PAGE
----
There’s no more conversation. No altering of hearts and minds. Perhaps there never was. But today, there are battle-lines and no hope for settlement, so the fight rages on without end in an immovable object vs. irresistible force aura of uselessness.

Like a Tim Tebow pro-life ad, each side sees it their way and takes it as a worthwhile cause to promote or an infringement on the liberty of others to behave in accordance to the laws of the land. Rather than accept it for what it actually is, a commercial, and understand that because Tebow took part in the ad and it was shown during a football game that it’s not an insult to the beliefs nor a threat to the freedoms of those who disagree, there’s a lunatic stimulus reaction. All this while no one says a word if they don’t have the money or the inclination to run out and purchase a Lexus when those commercials run non-stop during the NFL playoffs. There’s truly no difference.

Until a Hall of Fame voter has the supposed epiphany that George A. King of the New York Post claims to have had when he decided that Pedro Martinez wasn’t a worthy candidate for MVP in 1999 and hears from “people he respects” justifying the exclusion with the argument that pitchers have their award and the MVP should go to an everyday player, this will not stop. And that’s the point. As much as we can argue that King, as a Yankees beat writer and resident apologist, was simply punishing a reviled member of the arch-rival Red Sox, nothing can stop it from happening. The votes are what they are; the voters are who they are.

There’s not going to be a Skull and Bones society of enlightened and objective stat people with impressive degrees from Ivy League Universities, meeting in far off lands to determine the fate of the baseball universe, deciding that the logic of keeping Bonds, Clemens, Sammy Sosa and anyone else from the Hall of Fame is a travesty considering who’s in the Hall of Fame and what they did to get there. Nor will there be a return to the old-school and how things were before Twitter, Facebook, blogging, glory-hunting, attention-seeking, and making a name for oneself by being outrageous as per the mandate like Rob Parker did with Robert Griffin III and lost his job at ESPN because of it.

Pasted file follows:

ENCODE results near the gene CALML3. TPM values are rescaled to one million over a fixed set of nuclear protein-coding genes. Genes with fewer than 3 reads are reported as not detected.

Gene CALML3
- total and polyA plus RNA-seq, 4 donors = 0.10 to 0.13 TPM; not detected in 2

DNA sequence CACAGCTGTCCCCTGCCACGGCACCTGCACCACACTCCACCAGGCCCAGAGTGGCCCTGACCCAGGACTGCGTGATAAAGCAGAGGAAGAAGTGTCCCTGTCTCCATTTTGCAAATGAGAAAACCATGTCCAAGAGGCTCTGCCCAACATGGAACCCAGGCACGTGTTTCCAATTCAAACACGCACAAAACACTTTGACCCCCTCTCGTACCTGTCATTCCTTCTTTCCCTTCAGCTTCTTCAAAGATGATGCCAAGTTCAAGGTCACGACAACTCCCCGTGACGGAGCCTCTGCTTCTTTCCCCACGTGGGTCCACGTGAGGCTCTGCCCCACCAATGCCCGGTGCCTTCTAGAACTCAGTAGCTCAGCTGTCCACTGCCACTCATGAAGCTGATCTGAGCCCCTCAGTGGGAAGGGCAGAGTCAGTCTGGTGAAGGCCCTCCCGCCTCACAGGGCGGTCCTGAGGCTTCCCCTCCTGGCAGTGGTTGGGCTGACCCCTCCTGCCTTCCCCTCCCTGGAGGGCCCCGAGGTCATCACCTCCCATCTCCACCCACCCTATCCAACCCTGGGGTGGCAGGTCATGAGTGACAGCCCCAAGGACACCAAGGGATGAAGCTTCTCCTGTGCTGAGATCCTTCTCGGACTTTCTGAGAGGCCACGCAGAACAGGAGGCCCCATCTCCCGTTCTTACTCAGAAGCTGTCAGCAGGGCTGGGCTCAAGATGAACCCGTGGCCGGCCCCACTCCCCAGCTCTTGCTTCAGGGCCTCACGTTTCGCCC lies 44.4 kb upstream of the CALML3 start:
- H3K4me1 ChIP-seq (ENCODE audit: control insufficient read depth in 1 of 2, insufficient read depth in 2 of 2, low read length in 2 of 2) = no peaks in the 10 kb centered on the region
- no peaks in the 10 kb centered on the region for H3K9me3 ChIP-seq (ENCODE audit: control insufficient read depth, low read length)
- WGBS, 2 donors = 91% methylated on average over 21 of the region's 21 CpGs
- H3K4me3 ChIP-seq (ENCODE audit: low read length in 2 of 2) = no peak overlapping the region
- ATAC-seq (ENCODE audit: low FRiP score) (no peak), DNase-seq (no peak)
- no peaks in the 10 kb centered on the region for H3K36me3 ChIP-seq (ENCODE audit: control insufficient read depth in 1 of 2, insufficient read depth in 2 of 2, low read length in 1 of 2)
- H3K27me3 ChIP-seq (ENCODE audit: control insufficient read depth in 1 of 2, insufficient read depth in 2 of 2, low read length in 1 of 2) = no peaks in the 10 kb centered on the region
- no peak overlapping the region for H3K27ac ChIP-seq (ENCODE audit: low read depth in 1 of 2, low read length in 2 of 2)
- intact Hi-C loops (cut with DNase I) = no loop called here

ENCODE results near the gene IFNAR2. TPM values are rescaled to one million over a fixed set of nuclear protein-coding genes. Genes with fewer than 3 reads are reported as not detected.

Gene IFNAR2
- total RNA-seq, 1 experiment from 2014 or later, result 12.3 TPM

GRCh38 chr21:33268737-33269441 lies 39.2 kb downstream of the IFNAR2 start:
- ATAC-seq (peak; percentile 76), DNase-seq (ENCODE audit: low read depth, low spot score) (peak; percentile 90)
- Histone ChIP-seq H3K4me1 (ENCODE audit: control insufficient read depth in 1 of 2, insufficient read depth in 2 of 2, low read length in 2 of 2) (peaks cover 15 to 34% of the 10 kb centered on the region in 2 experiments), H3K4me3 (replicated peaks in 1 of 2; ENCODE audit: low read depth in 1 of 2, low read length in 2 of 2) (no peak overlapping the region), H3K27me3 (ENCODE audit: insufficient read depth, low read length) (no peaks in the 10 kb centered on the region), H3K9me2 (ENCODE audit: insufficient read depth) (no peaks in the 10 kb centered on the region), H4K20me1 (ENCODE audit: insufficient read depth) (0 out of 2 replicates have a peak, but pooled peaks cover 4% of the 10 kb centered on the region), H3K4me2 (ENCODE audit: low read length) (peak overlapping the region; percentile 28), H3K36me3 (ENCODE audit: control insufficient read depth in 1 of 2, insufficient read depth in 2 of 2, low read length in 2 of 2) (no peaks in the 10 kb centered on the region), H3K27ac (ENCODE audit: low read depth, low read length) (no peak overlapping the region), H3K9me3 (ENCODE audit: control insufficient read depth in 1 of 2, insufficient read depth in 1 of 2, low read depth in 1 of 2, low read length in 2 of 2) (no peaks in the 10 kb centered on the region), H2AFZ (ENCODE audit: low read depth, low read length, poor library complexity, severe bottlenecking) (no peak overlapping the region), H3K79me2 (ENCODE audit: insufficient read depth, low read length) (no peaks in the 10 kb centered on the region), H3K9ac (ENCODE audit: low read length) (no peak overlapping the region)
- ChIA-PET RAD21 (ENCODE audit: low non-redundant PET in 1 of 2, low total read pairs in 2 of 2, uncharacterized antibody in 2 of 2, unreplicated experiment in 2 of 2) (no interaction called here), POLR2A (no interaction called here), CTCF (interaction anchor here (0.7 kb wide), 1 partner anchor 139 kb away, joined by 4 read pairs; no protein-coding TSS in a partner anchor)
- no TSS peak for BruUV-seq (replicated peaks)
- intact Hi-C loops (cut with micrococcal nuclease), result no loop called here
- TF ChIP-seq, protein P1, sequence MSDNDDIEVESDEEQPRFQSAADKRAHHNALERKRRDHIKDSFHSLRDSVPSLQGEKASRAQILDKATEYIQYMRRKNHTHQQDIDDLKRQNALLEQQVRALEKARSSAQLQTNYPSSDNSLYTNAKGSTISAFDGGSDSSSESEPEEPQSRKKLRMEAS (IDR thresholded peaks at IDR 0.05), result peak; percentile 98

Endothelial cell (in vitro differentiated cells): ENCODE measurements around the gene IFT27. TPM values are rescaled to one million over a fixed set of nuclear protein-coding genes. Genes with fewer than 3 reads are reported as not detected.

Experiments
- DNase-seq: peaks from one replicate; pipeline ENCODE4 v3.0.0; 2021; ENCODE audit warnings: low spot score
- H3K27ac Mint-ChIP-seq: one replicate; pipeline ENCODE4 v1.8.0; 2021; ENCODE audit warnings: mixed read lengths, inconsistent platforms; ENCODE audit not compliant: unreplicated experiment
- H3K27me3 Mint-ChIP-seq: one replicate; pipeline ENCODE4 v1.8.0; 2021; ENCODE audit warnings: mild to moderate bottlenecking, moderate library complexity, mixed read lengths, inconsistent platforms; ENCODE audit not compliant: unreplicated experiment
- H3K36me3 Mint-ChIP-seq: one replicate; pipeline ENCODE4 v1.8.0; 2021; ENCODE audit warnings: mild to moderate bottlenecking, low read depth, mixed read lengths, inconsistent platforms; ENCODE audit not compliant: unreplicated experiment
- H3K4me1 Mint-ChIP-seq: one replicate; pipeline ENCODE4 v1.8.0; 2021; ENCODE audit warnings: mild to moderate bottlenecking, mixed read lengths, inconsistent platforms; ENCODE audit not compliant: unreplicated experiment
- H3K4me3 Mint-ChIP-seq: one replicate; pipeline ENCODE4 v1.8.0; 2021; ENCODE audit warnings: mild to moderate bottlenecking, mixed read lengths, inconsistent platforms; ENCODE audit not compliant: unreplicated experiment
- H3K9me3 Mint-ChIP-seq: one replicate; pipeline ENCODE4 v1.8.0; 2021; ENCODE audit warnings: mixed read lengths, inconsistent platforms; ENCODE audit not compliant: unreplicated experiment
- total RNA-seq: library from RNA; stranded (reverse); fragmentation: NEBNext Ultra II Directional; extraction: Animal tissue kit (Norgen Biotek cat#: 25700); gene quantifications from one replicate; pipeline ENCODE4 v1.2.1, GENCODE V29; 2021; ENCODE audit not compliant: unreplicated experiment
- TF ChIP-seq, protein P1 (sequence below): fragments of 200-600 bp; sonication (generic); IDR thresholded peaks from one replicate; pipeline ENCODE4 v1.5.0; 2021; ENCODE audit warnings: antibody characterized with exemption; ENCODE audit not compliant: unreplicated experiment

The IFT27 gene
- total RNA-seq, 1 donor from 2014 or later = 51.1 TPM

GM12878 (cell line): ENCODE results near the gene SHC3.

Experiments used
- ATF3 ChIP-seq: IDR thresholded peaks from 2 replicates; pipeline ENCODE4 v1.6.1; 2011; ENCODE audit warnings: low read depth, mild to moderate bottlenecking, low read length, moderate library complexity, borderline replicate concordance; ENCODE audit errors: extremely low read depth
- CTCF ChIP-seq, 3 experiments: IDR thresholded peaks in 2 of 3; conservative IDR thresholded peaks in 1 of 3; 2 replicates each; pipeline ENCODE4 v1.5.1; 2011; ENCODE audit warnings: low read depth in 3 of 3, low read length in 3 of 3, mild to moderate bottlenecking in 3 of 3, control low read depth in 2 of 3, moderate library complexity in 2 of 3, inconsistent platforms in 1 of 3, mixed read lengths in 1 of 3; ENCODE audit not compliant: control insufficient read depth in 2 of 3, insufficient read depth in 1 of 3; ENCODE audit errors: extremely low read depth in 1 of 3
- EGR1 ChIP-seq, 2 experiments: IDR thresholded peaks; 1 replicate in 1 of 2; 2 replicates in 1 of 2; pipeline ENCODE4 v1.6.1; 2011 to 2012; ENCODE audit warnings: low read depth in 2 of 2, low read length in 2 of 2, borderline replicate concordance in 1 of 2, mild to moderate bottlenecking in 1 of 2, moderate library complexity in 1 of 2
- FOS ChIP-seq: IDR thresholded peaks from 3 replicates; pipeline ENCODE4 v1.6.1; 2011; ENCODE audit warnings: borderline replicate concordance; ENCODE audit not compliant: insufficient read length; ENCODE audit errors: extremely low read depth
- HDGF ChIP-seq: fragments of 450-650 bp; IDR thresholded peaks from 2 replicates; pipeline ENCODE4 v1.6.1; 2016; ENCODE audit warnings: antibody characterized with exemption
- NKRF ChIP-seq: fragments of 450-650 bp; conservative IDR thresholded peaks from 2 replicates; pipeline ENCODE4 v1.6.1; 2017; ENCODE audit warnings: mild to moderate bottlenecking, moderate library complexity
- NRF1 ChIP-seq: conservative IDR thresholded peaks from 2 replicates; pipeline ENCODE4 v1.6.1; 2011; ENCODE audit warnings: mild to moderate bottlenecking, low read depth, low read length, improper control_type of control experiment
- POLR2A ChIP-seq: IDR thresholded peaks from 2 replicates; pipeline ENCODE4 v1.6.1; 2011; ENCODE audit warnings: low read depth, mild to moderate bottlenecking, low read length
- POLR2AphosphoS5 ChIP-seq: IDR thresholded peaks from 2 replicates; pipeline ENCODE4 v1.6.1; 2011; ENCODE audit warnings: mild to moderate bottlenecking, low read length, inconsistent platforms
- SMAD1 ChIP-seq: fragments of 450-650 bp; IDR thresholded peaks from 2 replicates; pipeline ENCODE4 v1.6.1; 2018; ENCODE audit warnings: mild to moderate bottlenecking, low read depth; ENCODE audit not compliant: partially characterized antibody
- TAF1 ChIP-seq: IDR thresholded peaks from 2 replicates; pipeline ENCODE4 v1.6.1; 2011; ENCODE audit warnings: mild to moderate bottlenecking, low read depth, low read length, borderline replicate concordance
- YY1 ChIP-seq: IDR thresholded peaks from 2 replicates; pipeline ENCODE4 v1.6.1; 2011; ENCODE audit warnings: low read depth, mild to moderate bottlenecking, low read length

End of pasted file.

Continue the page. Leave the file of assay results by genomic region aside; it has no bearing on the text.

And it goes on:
There’s no going back.

Gaylord Perry cheated and everyone knew he was cheating. He admitted it. He wallowed in it. As a journeyman whose stuff wasn’t quite good enough, he extended his career by 20 years because of it. He’s in the Hall of Fame and there’s a smirk, wink and nod as to how he accomplished the feat of gaining enshrinement. There are drunks, recreational drug users and wife-beaters in the Hall of Fame. There are racists, gamblers and individuals who would accurately be described as sociopaths in the Hall of Fame.

None of that waned my interest in the proceedings as much as having to view the sausage being made; to endure the media throwing themselves into the fray as if they were just as important to the process as the process itself.

I paid attention to the election results in a vacuum of neutrality. That is not attached to an affiliation or deep-seated belief as to whether the players should or shouldn’t be elected, but because of pure apathy that has accumulated over a number of years as a side effect of the arrogance inherent with the doling, reporting and counting of the Hall of Fame vote. It grows exponentially with each writer who not only feels he has to vote, but feels the need to explain the vote as he makes it in the me-me-me self-involvement that’s become prevalent. It spreads with every player whose public agenda and lies insult my intelligence; with every owner or baseball official who crusades against that which they allowed and encouraged to happen.

No one was voted into the Hall of Fame for 2013. And I just don’t care.

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No Connection Between Baseball and the Clemens Verdict

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You can read the news details here on NYTimes.com.

For our purposes, let’s look at the Roger Clemens trial and its aftermath.